Hexbug’s are robotic toys for kids that can be used for a STEM activity. They move about in something called a habitat. Here are 3 examples of building habitats with Mega Bloks, Duplo and Lego. STEM principles are used to explain the movement of the Hexbugs as well as the considerations to follow when building these habitats.
**Please note this article is not sponsored or solicited by Hexbug or Lego.
What are Hexbug’s?
The Hexbug Nano is a micro robotic electronic toy which vibrates and moves around like a small bug. It contains a motor and 12 legs that use physics principles to propel and move the bug around its environment. It is a relatively random nature of movement that shuffles the bug around. They are designed to operate best on a smooth surface. You want to introduce as little friction as possible between the Hexbug legs and the surface of your environment.
Who can play with them?
There are a range of Hexbug Nano’s available:
- The Hexbug Nano Junior is suitable for 18 month old children up to 3 years of age.
- The Hexbug Nano is rated for 3 year olds and older and is probably the most common format of this toy.
From these age ratings of these products (as defined by the company), it can be a toy for 18 month children and above.
How to play with them?
There are a variety of ways to play with Hexbug toys. In its simplest form they can be placed on a flat surface and you can watch them move around. Kids love following their movement to see where they will go next. They are quick little critters!
But… Hexbugs are really all about HABITATS.
These habitats can be purchased with the toys and there are different options available. Again kids can watch and interact with the Hexbugs as they navigate through the different sections of your habitat.
But, we can extend this STEM activity by building our own habitats.
How to build habitats for Hexbugs?
There are some basic design principles that need to be considered when designing and building a habitat for the Hexbugs. These include:
- The walls need to be high enough so that the Hexbug will not climb over them and remain enclosed in the habitat.
- The walls are strong enough such that the Hexbug force on the item does not push it out of position.
- They need to be built on a smooth surface so that the Hexbug is able to move about without getting stuck. Carpet, rugs or Lego base plates are not ideal.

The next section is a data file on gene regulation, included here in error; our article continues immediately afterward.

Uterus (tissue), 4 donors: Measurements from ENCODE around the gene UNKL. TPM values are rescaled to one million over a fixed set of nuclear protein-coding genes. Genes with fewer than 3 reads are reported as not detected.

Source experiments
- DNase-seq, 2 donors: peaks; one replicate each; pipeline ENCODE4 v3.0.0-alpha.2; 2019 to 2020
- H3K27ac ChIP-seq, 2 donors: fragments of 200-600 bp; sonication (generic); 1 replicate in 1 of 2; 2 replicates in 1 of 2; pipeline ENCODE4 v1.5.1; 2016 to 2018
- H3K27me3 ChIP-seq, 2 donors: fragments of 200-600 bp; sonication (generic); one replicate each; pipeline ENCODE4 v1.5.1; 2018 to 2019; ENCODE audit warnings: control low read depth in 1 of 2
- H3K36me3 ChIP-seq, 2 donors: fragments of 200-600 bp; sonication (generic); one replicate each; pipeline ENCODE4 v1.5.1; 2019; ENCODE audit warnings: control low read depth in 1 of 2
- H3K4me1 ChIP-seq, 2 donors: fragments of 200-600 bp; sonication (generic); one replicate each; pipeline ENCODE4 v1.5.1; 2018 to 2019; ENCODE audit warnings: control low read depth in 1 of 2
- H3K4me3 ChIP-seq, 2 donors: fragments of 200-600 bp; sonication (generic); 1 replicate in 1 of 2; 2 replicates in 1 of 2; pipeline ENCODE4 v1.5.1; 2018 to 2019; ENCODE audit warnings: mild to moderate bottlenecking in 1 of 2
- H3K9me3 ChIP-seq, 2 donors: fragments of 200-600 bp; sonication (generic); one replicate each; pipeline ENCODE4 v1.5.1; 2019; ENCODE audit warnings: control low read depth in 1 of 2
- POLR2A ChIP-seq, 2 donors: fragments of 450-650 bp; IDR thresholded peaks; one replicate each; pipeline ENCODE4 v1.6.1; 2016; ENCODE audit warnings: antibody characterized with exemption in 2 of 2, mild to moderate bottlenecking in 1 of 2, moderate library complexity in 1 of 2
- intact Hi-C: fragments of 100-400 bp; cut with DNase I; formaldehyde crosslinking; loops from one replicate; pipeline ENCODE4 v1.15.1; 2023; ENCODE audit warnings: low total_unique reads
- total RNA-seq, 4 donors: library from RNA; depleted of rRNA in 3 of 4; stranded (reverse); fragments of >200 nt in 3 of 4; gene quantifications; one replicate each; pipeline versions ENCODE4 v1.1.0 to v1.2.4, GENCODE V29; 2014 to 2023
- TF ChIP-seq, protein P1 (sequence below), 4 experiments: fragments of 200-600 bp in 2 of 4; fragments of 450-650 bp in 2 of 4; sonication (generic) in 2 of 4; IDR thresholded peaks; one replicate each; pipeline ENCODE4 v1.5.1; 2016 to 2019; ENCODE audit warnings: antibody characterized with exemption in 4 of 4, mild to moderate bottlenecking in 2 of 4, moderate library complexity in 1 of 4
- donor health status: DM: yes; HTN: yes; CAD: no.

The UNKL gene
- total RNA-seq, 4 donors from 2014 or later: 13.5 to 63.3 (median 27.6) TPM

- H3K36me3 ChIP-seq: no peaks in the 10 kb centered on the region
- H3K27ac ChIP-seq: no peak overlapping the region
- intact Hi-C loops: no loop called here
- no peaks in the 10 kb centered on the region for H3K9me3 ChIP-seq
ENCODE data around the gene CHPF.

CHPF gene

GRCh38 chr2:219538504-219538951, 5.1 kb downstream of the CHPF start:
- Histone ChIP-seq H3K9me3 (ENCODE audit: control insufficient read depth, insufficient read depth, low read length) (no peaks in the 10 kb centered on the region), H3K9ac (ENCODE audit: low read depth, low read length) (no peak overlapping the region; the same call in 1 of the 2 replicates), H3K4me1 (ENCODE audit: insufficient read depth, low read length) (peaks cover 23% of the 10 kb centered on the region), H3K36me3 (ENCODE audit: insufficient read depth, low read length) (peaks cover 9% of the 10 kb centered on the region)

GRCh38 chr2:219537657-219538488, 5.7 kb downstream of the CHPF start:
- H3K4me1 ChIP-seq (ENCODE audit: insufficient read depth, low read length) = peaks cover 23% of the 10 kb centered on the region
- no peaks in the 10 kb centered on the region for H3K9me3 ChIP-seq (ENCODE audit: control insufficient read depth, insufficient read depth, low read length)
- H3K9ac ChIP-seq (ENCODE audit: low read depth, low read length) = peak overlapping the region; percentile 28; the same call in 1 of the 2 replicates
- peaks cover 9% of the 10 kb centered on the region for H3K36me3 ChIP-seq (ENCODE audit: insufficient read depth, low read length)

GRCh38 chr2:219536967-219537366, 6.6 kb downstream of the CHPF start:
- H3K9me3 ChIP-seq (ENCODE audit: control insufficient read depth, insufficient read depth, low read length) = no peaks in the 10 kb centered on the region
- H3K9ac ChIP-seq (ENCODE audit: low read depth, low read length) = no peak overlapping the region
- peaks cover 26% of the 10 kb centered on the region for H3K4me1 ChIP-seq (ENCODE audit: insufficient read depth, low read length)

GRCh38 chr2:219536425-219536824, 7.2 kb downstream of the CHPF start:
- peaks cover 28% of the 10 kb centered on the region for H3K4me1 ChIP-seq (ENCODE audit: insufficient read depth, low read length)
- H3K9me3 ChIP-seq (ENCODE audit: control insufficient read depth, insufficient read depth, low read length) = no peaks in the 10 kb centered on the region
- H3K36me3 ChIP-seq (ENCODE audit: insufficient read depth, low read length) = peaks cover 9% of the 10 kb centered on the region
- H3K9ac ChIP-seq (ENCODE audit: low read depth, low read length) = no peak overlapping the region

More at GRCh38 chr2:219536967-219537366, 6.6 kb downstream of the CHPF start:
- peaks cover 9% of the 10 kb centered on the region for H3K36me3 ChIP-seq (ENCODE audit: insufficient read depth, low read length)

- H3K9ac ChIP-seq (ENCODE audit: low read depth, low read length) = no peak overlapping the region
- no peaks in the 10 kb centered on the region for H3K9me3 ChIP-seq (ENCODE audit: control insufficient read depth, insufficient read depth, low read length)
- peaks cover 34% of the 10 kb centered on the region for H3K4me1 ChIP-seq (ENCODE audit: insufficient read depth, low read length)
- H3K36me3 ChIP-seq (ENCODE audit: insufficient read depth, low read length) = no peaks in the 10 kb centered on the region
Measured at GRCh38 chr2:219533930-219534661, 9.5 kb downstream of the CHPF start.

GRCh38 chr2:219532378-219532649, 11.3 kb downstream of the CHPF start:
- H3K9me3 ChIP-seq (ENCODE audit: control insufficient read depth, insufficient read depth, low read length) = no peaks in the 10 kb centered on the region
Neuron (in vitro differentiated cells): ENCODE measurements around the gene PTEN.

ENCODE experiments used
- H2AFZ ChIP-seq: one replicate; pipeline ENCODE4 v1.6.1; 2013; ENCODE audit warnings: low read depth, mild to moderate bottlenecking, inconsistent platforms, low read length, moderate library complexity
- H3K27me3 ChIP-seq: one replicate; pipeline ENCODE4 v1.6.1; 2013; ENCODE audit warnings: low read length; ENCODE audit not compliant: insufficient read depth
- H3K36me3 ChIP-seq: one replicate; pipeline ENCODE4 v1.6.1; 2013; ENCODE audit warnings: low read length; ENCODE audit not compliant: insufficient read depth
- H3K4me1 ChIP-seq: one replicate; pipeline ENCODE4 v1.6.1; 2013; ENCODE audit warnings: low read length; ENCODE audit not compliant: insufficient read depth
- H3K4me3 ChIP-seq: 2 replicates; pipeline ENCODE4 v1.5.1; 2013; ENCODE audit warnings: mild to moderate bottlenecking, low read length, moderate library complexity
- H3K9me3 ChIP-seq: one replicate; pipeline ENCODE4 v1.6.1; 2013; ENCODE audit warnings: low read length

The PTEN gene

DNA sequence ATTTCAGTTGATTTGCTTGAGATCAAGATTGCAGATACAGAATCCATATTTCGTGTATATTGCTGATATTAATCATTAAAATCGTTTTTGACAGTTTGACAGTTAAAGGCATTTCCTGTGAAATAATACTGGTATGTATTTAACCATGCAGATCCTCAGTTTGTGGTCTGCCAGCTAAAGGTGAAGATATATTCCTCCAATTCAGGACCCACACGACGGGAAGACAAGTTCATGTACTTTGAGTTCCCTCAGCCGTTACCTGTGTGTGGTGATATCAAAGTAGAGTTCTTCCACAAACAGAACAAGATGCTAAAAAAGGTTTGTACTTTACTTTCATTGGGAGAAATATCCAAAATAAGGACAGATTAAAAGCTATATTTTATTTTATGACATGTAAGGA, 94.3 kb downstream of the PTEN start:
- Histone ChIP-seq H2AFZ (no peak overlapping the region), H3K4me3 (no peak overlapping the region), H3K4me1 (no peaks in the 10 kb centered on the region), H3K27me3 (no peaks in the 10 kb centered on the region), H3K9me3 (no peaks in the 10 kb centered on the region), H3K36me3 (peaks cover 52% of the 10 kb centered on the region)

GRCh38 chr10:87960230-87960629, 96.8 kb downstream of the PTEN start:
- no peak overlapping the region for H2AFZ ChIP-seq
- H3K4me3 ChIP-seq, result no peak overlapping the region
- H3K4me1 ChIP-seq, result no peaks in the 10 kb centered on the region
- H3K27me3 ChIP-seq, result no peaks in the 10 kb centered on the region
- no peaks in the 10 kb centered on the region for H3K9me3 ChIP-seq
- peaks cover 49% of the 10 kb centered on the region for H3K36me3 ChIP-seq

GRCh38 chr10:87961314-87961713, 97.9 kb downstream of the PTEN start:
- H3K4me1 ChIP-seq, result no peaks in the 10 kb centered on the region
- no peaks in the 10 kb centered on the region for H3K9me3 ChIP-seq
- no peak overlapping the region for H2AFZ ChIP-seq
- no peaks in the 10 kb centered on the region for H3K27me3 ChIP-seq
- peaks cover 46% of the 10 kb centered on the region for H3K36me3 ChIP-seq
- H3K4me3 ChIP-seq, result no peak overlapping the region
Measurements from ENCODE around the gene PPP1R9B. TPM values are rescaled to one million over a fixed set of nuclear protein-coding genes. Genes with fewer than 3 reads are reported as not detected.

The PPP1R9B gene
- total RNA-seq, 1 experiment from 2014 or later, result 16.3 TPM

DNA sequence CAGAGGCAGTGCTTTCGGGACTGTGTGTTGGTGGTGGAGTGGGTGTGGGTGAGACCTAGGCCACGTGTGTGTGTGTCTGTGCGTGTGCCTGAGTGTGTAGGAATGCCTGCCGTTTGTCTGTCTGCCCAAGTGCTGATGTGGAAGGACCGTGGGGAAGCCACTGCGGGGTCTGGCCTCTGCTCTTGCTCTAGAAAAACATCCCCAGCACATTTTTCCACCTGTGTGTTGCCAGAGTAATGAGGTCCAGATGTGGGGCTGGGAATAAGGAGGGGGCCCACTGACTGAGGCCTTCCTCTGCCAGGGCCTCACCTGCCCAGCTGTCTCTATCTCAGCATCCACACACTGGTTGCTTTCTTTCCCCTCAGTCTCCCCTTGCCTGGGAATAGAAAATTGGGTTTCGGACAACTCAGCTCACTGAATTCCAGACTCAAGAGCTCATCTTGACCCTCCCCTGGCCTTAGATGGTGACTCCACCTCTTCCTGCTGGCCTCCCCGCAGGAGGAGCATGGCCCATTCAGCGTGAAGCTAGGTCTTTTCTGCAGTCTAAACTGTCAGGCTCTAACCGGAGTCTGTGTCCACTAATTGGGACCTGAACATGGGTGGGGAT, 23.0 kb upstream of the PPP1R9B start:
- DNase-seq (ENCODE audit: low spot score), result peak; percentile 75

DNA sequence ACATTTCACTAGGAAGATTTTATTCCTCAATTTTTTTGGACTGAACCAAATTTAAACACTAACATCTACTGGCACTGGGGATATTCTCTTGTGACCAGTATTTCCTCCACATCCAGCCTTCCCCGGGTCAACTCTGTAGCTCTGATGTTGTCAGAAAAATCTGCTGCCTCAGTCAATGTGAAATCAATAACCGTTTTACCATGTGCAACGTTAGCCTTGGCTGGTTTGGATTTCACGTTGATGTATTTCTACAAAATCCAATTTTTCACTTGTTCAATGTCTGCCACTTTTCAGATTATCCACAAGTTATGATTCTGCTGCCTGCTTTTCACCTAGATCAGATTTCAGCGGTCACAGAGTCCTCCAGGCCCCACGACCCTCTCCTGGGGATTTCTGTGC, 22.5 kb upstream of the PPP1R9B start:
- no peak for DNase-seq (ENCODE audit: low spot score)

- Any corners or crevices need to be large enough such that the Hexbug does not get stuck in place and is able to navigate to turn around and change position.
- You need to get as creative as possible! This can include using tunnels, pathways and mazes. Whatever is of interest to your child is the best place to start.
This process of designing a habitat yourself enlists a lot of STEM principles.
- Building enlists engineering principles to ensure the structure will work effectively.
- Mathematics and geometry are used to make sure the Hexbugs do not get stuck.
- Your building materials are the technology for this activity. Plus the electronics of the Hexbug itself.
- Physics is the key science for how this toy moves around an environment.
- You can try to draw your design before making it, to capture an important part of the engineering design process.
Build a habitat with Mega Bloks
Mega Bloks are rated to be played with 1-5 years of age. This makes them suitable for use with the Hexbug Nano Junior. Get as creative as you want with all of the blocks.
Build a habitat with Duplo
Duplo are often rated to be played with 1.5-3 years of age. Again, this makes them suitable for use with the Hexbug Nano Junior.
Build a habitat with Lego
Lots of Lego kits and classic blocks are rated for use with children aged 4+ years. You can use the Hexbug Nano version of the habitats with Lego. Ensure that the walls are a few blocks high to have structural integrity which will resist the force of the Hexbug from moving the blocks themselves.
Putting it all together
If you are anything like our household, you might have several of these different sets around your house. Provided the ages of your children are appropriate, you could combine the Mega Bloks, Duplo and Lego into a giant habitat where the Hexbug moves throughout all of it.
Additionally, if you also have more than one Hexbug, add them all into the habitats and watch as they navigate and interact with each other. You can label them or have different colours for kids to watch and investigate where they move about.
These are a few ways you can use Mega Bloks, Duplo or Lego to build Hexbug habitats. Get your building ‘hats’ on and be as creative as you can be.